The Millennium Underground (Kisföldalatti vasút) was the first metro line in continental Europe and the second one in the world, completed for Hungary’s Millennial jubilee in 1896. It was inaugurated on May 2nd, by Emperor Franz Joseph. These well-known facts apart, the most surprising part is that it took only 21 months to complete the line, which wasn’t drilled – they simply opened up the road above it (today's Andrássy út), and when they finished the construction work, they covered it back over. Originally the stations had fancy entryways at street level, and stations were decorated with Zsolnay tiles below. For 70 years, the Kisföldalatti operated according to a UK-style left-hand traffic order, as was the rule in Hungary until 1941, only switching sides during its renovation and extension in 1970. This is how the line with its 11 stops between Vörösmarty tér and Mexikói út was formed. Andrássy út and the Millennium Underground were recognised together as a World Heritage Site in 2002.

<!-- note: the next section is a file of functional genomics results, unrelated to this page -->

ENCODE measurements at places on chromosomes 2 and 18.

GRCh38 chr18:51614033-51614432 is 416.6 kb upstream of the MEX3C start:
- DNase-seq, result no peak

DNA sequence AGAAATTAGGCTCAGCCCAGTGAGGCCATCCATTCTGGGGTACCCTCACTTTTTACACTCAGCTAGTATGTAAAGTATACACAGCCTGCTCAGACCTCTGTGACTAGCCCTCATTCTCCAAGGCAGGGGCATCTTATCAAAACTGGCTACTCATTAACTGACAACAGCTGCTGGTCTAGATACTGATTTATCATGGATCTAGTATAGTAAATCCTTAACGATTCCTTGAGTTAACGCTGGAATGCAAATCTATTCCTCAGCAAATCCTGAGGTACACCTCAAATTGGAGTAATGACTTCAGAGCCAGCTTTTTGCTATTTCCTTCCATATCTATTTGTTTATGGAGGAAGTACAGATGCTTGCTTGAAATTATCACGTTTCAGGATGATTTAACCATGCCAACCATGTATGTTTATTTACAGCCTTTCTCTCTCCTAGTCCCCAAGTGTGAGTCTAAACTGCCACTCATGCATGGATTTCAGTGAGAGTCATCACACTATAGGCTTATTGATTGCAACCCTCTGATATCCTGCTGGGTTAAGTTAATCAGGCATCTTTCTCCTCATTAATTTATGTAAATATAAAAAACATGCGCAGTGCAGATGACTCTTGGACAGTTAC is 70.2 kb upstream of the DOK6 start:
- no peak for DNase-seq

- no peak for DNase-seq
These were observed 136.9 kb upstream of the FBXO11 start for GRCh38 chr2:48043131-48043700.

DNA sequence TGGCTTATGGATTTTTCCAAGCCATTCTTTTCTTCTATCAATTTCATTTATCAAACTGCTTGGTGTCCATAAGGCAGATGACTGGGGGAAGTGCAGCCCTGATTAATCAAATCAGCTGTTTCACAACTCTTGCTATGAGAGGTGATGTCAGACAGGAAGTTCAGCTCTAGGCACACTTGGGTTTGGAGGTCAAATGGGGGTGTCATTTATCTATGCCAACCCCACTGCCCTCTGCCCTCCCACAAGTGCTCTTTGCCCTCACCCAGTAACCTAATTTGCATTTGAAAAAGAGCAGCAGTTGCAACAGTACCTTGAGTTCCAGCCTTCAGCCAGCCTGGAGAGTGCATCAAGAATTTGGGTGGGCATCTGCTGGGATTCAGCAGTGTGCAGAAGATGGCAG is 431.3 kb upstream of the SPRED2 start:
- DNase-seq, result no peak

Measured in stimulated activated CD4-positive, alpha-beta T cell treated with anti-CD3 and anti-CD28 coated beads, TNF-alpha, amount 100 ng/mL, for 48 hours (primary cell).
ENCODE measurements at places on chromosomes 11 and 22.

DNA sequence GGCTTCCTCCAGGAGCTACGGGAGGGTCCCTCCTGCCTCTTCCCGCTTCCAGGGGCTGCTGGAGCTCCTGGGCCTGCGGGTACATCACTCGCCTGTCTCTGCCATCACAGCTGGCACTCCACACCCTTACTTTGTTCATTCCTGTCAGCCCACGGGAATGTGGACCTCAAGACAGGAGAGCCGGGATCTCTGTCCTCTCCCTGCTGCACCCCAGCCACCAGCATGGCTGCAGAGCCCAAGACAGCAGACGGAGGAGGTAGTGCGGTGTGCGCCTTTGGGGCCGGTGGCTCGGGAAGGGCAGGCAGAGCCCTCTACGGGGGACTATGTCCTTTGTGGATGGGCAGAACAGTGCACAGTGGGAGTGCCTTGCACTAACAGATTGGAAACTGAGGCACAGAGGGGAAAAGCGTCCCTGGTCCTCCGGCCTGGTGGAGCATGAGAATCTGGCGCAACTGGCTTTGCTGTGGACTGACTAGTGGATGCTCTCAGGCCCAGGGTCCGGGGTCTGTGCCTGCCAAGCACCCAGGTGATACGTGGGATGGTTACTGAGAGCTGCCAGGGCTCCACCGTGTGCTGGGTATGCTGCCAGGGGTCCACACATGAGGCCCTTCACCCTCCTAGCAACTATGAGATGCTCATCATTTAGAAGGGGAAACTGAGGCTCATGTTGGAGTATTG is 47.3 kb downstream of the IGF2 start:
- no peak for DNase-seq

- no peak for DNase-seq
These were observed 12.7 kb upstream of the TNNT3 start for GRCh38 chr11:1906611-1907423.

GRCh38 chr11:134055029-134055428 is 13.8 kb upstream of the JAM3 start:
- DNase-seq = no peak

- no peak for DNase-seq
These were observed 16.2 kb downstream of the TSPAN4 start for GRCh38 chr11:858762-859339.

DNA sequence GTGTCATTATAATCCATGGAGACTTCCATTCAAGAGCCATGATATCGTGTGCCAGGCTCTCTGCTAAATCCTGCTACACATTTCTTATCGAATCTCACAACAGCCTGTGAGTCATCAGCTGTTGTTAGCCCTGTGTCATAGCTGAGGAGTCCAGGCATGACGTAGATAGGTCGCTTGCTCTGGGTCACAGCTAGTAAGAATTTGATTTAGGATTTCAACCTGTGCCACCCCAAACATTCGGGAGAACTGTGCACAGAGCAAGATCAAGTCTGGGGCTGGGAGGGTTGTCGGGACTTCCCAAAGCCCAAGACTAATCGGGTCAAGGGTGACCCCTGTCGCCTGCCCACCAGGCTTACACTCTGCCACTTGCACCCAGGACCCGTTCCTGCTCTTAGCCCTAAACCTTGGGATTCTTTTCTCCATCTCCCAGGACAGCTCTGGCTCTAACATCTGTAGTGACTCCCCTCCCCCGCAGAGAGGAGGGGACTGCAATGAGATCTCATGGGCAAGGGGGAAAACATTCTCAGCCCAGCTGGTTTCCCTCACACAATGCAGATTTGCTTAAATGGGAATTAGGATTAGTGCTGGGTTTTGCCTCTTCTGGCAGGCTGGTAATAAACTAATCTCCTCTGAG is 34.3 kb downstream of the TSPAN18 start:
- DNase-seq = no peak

Within the station at Deák Ferenc tér, visitors are welcome at the Underground Railway Museum, which occupies an abandoned section of the tracks with vintage metro carriages, telling the story of this pioneering mode of transport.